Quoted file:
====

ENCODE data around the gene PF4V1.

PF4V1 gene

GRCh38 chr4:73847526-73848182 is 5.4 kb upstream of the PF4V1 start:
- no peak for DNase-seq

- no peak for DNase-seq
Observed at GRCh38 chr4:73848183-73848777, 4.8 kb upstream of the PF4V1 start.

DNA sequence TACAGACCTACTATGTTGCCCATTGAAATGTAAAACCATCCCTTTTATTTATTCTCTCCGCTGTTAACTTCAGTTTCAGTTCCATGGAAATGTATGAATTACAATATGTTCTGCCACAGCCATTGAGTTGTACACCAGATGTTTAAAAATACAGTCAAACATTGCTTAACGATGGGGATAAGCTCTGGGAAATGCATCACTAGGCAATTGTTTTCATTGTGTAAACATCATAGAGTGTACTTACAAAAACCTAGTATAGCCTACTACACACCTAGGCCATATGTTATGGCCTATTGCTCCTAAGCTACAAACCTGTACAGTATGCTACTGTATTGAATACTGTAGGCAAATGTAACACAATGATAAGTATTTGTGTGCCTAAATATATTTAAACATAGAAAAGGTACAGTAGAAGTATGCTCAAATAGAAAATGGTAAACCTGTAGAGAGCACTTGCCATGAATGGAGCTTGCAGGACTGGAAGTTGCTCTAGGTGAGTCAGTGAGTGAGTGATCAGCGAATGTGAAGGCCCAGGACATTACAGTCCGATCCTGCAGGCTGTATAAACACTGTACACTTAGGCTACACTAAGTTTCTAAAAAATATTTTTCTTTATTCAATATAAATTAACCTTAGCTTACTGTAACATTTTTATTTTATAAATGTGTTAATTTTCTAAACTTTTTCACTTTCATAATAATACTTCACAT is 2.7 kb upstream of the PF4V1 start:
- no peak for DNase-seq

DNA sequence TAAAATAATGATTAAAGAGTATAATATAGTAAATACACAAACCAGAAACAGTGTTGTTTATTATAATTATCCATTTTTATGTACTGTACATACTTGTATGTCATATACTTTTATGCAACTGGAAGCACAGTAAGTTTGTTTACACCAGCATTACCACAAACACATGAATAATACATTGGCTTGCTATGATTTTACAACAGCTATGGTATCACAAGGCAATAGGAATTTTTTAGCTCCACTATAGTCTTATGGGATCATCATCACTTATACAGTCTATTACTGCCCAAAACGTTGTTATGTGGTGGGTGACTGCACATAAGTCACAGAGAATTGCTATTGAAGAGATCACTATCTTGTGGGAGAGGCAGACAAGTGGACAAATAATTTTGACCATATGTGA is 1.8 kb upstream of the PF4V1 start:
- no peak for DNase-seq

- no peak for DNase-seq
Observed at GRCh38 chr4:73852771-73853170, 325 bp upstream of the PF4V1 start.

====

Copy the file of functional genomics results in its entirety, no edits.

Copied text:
ENCODE data around the gene PF4V1.

PF4V1 gene

GRCh38 chr4:73847526-73848182 is 5.4 kb upstream of the PF4V1 start:
- no peak for DNase-seq

- no peak for DNase-seq
Observed at GRCh38 chr4:73848183-73848777, 4.8 kb upstream of the PF4V1 start.

DNA sequence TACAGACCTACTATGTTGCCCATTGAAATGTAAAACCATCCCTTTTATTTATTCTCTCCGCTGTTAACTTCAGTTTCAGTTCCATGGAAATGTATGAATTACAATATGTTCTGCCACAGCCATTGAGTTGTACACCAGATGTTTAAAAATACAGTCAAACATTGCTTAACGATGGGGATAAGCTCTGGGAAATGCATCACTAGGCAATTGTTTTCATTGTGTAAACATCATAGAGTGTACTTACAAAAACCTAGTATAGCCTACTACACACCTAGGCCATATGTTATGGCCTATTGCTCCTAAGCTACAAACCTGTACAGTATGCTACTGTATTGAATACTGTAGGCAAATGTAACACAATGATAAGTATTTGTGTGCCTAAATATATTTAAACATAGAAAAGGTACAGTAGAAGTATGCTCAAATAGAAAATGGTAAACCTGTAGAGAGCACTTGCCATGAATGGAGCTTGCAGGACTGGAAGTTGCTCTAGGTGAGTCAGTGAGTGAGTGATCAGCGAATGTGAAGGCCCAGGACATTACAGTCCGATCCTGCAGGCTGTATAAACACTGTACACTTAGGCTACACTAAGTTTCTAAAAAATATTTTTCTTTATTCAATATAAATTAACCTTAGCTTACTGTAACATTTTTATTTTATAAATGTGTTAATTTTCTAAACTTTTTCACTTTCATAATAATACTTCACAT is 2.7 kb upstream of the PF4V1 start:
- no peak for DNase-seq

DNA sequence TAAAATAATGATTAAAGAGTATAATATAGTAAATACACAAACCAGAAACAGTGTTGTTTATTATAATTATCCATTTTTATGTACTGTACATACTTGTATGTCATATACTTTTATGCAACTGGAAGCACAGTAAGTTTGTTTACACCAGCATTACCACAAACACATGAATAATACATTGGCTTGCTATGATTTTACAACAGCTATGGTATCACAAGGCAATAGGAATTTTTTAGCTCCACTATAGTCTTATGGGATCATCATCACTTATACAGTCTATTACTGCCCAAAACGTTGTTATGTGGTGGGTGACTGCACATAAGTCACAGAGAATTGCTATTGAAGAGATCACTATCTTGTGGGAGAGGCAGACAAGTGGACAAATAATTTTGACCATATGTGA is 1.8 kb upstream of the PF4V1 start:
- no peak for DNase-seq

- no peak for DNase-seq
Observed at GRCh38 chr4:73852771-73853170, 325 bp upstream of the PF4V1 start.